Hosting UN Climate Summit Could Ease Pacific Tensions: Report

A new research report released today has found that by hosting the UN’s largest climate event (COP29 in 2024) in partnership with Pacific neighbours, Australia could ease diplomatic tensions in the region, in addition to tackling climate change and stimulating local tourism and hospitality.

The report comes as Australia’s relations with the Solomon Islands have come under increasing pressure overnight following criticism from Prime Minister Manasseh Sogavare. The Federal Opposition has pledged it will bid to host the UN climate conference in Australia in 2024, with a decision expected in November 2022.

Key Findings:

  • The United Nations Conference of the Parties (COP) is the biggest event in the UN calendar.
  • To be successful in its bid to host COP29, the Australian Government will need to significantly scale up diplomatic resources and engagement with the UN and in the Pacific region.
  • Australia has a history of putting on major events like the Olympics and the G20 and this would be a more modest undertaking
    • Up to 20,000 participants are expected, benefiting local tourism and hospitality, two of the sectors hardest hit during the pandemic.
  • The Opposition’s proposal to host the COP in two years (COP29 in 2024) would have numerous diplomatic and economic co-benefits:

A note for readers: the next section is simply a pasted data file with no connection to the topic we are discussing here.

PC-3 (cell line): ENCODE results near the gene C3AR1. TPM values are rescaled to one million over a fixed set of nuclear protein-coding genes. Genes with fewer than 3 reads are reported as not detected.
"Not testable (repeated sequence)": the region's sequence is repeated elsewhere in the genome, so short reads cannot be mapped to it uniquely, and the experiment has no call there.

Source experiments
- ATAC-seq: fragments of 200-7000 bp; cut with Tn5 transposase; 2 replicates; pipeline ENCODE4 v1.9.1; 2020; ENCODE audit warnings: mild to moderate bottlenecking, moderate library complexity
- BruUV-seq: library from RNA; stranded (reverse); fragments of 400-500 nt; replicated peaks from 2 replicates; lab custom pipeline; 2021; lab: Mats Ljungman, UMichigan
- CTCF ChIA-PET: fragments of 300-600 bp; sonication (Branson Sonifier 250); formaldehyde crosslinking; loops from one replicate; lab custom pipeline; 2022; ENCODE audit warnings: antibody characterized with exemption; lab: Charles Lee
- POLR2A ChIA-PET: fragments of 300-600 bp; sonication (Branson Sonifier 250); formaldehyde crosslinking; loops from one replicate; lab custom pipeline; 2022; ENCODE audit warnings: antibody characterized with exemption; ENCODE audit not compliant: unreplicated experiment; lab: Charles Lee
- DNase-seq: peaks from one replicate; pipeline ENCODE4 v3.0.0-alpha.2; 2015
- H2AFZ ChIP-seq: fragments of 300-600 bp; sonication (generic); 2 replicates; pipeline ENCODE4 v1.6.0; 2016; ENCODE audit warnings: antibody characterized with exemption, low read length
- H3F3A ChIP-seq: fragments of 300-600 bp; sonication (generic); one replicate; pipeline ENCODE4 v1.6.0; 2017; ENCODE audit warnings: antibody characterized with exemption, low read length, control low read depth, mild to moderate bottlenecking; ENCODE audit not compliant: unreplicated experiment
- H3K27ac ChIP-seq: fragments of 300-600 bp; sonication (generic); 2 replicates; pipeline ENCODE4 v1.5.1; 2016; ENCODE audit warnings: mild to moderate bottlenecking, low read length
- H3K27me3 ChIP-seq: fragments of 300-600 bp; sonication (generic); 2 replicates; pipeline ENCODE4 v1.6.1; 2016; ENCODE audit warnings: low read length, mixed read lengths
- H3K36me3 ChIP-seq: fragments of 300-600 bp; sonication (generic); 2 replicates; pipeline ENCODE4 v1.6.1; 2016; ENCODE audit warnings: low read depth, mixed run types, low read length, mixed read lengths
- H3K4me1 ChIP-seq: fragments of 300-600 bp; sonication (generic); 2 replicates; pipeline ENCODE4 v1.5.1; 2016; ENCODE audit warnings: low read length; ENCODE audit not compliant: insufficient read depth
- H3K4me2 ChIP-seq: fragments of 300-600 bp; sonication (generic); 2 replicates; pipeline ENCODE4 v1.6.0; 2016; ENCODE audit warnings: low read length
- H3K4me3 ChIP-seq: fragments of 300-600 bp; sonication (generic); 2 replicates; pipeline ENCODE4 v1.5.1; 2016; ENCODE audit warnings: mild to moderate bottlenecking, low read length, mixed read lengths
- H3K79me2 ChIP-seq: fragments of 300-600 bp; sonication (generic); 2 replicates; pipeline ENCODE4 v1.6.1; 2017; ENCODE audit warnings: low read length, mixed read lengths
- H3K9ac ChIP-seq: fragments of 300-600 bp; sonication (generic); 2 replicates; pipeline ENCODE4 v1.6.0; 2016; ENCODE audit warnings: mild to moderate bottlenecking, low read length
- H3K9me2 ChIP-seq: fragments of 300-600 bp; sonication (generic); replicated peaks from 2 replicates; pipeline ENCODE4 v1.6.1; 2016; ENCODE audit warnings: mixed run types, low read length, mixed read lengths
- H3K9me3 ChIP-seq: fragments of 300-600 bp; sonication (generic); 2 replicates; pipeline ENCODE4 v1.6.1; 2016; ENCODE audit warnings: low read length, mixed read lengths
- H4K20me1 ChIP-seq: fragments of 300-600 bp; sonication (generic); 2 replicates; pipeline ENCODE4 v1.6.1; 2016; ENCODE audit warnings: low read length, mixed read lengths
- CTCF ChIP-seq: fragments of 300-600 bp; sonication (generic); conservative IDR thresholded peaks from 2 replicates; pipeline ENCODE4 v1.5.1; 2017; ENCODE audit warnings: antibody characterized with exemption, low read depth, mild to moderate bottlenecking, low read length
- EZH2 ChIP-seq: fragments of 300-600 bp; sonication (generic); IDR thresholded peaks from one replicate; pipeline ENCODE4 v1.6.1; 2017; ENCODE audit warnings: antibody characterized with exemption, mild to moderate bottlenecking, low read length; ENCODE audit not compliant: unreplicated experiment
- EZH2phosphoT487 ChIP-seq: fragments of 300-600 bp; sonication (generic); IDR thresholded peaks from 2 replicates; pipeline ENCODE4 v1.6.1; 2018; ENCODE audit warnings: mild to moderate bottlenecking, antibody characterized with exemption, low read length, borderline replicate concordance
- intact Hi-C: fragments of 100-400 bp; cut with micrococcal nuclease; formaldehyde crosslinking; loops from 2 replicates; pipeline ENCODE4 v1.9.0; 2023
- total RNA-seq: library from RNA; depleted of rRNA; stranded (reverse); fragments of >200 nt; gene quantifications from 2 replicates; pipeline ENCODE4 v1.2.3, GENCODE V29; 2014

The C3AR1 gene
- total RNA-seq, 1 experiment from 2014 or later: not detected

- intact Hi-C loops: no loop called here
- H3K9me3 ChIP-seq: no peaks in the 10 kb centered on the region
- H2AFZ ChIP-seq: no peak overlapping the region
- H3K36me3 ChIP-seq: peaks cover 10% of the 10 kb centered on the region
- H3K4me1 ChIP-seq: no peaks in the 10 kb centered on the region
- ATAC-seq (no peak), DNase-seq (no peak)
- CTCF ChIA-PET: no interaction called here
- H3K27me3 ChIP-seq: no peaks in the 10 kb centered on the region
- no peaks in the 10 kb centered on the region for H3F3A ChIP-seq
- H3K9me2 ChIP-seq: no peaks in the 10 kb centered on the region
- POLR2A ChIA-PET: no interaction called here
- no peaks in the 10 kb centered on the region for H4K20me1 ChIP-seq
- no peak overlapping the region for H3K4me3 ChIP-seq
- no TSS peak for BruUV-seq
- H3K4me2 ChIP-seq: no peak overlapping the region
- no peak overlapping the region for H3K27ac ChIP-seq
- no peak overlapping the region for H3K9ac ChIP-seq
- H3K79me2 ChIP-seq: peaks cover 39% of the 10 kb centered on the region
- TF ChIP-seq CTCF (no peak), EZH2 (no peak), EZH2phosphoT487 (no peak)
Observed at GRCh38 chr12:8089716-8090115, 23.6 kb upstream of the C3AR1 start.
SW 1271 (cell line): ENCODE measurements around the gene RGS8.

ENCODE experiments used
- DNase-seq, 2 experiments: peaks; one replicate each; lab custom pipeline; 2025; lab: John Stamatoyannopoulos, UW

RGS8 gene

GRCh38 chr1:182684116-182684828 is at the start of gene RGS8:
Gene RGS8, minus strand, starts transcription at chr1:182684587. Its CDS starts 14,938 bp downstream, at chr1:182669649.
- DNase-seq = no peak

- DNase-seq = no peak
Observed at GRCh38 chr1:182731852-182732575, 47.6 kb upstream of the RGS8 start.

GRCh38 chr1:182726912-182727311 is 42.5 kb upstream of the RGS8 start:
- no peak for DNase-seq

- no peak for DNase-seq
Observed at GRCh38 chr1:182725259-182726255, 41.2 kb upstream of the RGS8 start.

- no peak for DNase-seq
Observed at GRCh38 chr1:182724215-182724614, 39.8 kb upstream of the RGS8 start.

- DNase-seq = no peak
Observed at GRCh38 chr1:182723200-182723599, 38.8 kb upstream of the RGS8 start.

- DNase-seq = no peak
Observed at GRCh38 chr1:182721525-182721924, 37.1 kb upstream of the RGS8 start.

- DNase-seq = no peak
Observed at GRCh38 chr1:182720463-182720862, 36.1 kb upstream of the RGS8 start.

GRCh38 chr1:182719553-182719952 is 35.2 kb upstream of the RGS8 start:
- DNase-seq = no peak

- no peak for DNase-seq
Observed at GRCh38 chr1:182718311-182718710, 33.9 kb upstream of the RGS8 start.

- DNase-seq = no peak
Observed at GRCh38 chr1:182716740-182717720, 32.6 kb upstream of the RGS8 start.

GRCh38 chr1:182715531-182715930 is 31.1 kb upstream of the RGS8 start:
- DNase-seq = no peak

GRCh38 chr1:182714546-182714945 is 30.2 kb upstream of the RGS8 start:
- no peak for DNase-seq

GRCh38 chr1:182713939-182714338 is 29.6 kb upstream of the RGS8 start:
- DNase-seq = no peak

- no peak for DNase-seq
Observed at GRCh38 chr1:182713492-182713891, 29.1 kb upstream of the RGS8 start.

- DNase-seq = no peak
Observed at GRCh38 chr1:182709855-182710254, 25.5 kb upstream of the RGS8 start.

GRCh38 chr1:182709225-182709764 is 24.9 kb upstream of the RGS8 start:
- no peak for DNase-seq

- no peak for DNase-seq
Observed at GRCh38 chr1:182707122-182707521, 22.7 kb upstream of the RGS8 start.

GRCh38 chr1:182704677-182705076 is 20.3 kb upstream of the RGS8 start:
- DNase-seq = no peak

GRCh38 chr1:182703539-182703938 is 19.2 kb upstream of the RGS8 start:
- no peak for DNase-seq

• It must be accompanied by improvements in climate policies to be credible, including rejoining the UN’s Green Climate Fund
    • Hosting in partnership with a Pacific Island nation could help mend tensions around regional climate policy and foreign policy

“Australia’s reputation as a climate laggard and a poor regional neighbour could be jointly reset by hosting the UN climate conference in Australia, in partnership with our Pacific neighbours,“ said Richie Merzian, climate & energy program director at the Australia Institute.

“Partnering on the UN’s largest event would demonstrate solidarity with our neighbours over the existential threat posed by climate change in our region — it would be a major diplomatic feat.

“Hosting the UN’s largest event would have flow-on benefits to tourism, hospitality, and the economy, in addition to broader reputational and diplomatic benefits.

“The Australian Government could even extend an opportunity to fund preparatory UN meetings in the Pacific, including in Honiara. The question is whether the Pacific, and the Solomon Islands in particular, want to partner with Australia.

“One of the biggest differences in climate policy this federal election is the Labor party’s commitment to host a UN climate conference in Australia.

“For Australia to credibly host a COP it must also improve its climate policies, and this has to include re-joining the UN’s Green Climate Fund and addressing its ever-growing fossil fuel production.”

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